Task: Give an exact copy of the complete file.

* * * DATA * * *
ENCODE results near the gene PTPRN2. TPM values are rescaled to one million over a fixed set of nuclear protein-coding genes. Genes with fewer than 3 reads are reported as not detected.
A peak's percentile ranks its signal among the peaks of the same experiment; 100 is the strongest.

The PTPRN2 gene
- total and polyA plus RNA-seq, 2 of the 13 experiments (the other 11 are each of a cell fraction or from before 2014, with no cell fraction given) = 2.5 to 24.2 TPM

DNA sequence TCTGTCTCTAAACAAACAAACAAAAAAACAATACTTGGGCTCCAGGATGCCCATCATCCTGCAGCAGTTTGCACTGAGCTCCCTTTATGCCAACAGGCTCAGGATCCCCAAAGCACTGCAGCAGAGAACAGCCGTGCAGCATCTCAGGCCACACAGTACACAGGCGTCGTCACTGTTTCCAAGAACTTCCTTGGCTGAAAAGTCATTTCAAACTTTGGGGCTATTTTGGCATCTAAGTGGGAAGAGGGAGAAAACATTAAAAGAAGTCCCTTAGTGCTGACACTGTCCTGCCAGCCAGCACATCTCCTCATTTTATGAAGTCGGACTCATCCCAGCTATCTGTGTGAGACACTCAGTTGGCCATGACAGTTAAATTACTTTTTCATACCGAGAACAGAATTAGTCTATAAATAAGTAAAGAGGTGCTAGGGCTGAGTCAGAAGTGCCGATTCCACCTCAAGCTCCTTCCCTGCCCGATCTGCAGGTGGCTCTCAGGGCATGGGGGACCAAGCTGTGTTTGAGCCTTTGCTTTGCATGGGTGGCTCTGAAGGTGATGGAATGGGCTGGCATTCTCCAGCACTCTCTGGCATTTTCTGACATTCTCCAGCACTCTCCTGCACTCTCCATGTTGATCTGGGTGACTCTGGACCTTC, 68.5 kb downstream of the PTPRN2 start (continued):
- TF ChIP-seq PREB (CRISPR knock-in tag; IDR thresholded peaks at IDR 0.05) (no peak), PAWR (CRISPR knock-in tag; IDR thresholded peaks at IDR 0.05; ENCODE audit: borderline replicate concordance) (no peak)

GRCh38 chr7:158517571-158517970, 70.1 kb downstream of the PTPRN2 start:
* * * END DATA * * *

ENCODE results near the gene PTPRN2. TPM values are rescaled to one million over a fixed set of nuclear protein-coding genes. Genes with fewer than 3 reads are reported as not detected.
A peak's percentile ranks its signal among the peaks of the same experiment; 100 is the strongest.

The PTPRN2 gene
- total and polyA plus RNA-seq, 2 of the 13 experiments (the other 11 are each of a cell fraction or from before 2014, with no cell fraction given) = 2.5 to 24.2 TPM

DNA sequence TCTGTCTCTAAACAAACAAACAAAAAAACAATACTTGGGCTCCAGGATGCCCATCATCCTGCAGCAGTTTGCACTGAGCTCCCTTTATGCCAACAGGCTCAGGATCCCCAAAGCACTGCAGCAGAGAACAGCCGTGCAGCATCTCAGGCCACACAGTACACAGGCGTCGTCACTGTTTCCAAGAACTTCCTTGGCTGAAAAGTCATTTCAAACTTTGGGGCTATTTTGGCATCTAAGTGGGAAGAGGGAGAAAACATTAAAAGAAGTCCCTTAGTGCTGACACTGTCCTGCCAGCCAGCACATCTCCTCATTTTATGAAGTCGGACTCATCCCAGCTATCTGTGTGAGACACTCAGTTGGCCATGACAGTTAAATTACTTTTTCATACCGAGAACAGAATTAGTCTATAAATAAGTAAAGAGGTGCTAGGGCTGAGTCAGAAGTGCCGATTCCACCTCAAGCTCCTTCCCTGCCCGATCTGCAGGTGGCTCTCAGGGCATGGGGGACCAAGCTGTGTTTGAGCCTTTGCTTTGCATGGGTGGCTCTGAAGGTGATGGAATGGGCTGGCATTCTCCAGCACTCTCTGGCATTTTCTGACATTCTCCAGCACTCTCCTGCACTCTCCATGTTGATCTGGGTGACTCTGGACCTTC, 68.5 kb downstream of the PTPRN2 start (continued):
- TF ChIP-seq PREB (CRISPR knock-in tag; IDR thresholded peaks at IDR 0.05) (no peak), PAWR (CRISPR knock-in tag; IDR thresholded peaks at IDR 0.05; ENCODE audit: borderline replicate concordance) (no peak)

GRCh38 chr7:158517571-158517970, 70.1 kb downstream of the PTPRN2 start: